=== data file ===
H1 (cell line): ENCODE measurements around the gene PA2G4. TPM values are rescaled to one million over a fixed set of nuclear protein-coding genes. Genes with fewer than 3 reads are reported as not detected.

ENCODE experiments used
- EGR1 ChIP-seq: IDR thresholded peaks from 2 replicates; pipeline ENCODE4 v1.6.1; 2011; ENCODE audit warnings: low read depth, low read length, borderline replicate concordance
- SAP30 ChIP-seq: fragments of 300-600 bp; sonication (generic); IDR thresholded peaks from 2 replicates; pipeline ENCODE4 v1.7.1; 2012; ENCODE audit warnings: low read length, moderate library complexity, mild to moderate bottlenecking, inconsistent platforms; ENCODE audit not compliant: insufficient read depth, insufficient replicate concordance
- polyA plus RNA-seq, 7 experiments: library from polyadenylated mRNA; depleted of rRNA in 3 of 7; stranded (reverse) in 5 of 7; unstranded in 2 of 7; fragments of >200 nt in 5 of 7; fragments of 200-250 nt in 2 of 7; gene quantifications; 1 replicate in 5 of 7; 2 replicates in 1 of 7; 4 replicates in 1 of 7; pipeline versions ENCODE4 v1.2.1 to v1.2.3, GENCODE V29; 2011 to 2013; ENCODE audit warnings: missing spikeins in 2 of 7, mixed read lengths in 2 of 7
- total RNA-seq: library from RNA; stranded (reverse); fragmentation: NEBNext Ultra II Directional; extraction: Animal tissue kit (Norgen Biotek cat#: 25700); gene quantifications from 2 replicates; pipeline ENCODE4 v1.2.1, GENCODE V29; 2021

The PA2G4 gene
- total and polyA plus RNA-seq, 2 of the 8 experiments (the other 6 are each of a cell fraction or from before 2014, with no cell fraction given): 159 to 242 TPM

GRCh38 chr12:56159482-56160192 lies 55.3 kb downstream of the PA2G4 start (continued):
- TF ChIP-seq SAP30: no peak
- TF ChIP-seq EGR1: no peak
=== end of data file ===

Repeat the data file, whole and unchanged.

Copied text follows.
H1 (cell line): ENCODE measurements around the gene PA2G4. TPM values are rescaled to one million over a fixed set of nuclear protein-coding genes. Genes with fewer than 3 reads are reported as not detected.

ENCODE experiments used
- EGR1 ChIP-seq: IDR thresholded peaks from 2 replicates; pipeline ENCODE4 v1.6.1; 2011; ENCODE audit warnings: low read depth, low read length, borderline replicate concordance
- SAP30 ChIP-seq: fragments of 300-600 bp; sonication (generic); IDR thresholded peaks from 2 replicates; pipeline ENCODE4 v1.7.1; 2012; ENCODE audit warnings: low read length, moderate library complexity, mild to moderate bottlenecking, inconsistent platforms; ENCODE audit not compliant: insufficient read depth, insufficient replicate concordance
- polyA plus RNA-seq, 7 experiments: library from polyadenylated mRNA; depleted of rRNA in 3 of 7; stranded (reverse) in 5 of 7; unstranded in 2 of 7; fragments of >200 nt in 5 of 7; fragments of 200-250 nt in 2 of 7; gene quantifications; 1 replicate in 5 of 7; 2 replicates in 1 of 7; 4 replicates in 1 of 7; pipeline versions ENCODE4 v1.2.1 to v1.2.3, GENCODE V29; 2011 to 2013; ENCODE audit warnings: missing spikeins in 2 of 7, mixed read lengths in 2 of 7
- total RNA-seq: library from RNA; stranded (reverse); fragmentation: NEBNext Ultra II Directional; extraction: Animal tissue kit (Norgen Biotek cat#: 25700); gene quantifications from 2 replicates; pipeline ENCODE4 v1.2.1, GENCODE V29; 2021

The PA2G4 gene
- total and polyA plus RNA-seq, 2 of the 8 experiments (the other 6 are each of a cell fraction or from before 2014, with no cell fraction given): 159 to 242 TPM

GRCh38 chr12:56159482-56160192 lies 55.3 kb downstream of the PA2G4 start (continued):
- TF ChIP-seq SAP30: no peak
- TF ChIP-seq EGR1: no peak